It's Not All About the Benjamins.

It's not all about the benjamins.

On Monday, Tony Cani and Michael Chapman of Change That Works campaign, a project of the Service Employees International Union which is focused on building a grassroots network across the country in support of healthcare reform, joined us to talk about healthcare. Michael, a registered nurse, told us one particularly harrowing story of a man who, along with his family, was living the American dream until a healthcare crisis took it all away.

You can listen to our interview with Michael and Tony here or by clicking on the arrow below.

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Tomorrow, you can join Michael, Tony, and other Nashvillians in support of healthcare reform as they gather at 12 noon at Congressman Jim Cooper’s office on Church Street to sign a “Declaration for Affordable Healthcare” and to present personal mementos demonstrating what they have had to give up in order to afford health insurance coverage.

This event has been coordinated with other events organized nationwide by the SEIU and Change That Works to call on Congress “to make healthcare more affordable, give people the freedom to choose their coverage, and offer the working people the same quality healthcare that members of Congress receive.”

Congressman Cooper’s office is located at 605 Church Street (at the downtown public library).

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6 Responses to “Declare for Healthcare Wednesday at Noon”

  1. Eric O'Daire says:

    FINALLY, someone who understands! Thanks, eldano!!!

  2. eldano says:

    Mr. O’Daire, I give you the VA. This is what government-run healthcare looks like right now. I will continue to beat this drum: getting VA-quality healthcare is the best outcome we could hope for. I can only hope that we get there soon.

  3. Eric O'Daire says:

    Oh, and another thing. It’s a proven fact that anything run by the government is a complete failure. Just look at the DMV. You wouldn’t want our health care system to look like that, would ya? And you should check out the movie Article 99, with Kiefer Sutherland and Ray Liotta. That’s pretty much what our health care system will look like if we socialize health care.

  4. Eric O'Daire says:

    Actually, Mr. Chapman, I know plenty of people who would gladly trade their health care system for ours. Let’s face it, we have some of the best doctors in the world. Did you know that I would not be alive if it weren’t for Doctor Bill Frist? (Yes, there are actually Republican doctors out there!!) He saved my mother’s life, MY MOTHER WHO HAD NO HEALTH INSURANCE AT THE TIME, WHO HAD TO PAY OUT OF POCKET!!! So don’t give me your bullshit about people waiting 20 minutes to for a heart attack. Because I don’t buy it.

  5. NO, seven hours for a gun shot wound might depending the location of the wound would be a long time but a dislocated shoulder might take just that long. You see in many cases he would have to have an xray, and MRI and then wait for an orthopedic specialist to put the shoulder back in place. I can tell you I have had a patient who didn’t have there arm set for nearly 24hrs after it had been broken because the specialist that needed to cast the arm was not available until then. So only in America.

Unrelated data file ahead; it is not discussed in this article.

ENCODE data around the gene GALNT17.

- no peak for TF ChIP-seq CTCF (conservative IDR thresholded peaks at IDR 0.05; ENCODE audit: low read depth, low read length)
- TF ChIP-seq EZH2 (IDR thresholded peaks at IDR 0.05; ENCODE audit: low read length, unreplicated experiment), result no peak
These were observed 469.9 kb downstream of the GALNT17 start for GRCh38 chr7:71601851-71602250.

It is not uncommon in America to wait many hours in an ER for treatment to include non lethal gun shot wounds and dislocations. Just because you are wheeled to the back does not mean you are done or even treated yet just that you are in line to be seen. The wait time in US emergency rooms is getting longer. Recent studies are showing an average of 20 minutes for a heart attack at some US emergency rooms. http://www.cbsnews.com/stories/2008/01/15/eveningnews/main3718223.shtml

    I would ask that you look at how many people in France, England, Canada or Germany would trade their system of health care for ours. The answer is not as many as would gladly trade no insurance for their system.

    This is why as President Obama has stated we need our own system that provides coverage for all but that is American. The public option that allows for all to have affordable, quality care is in my opinion the answer that may allow many who use our emargency rooms as their primary form of care to ease the burden on our ER’s and use their primary care Physician for their routine non life threatening care.

  6. Eric O'Daire says:

    It’s kinda funny. I have a friend who likes to travel around a lot. One day he decides he wants to go to Europe. He hops on a plane that goes to Italy, (which, by the way, has socialized health care). So he stays there a couple of days, and one day he dislocates his shoulder playing a friendly game of frisbee. So he is rushed to the hospital. It takes him seven hours to get the medical attention that he needs. SEVEN HOURS!!! Can you imagine an American waiting for a gunshot wound for seven hours in the emergency room? Just thought I’d throw that out there.

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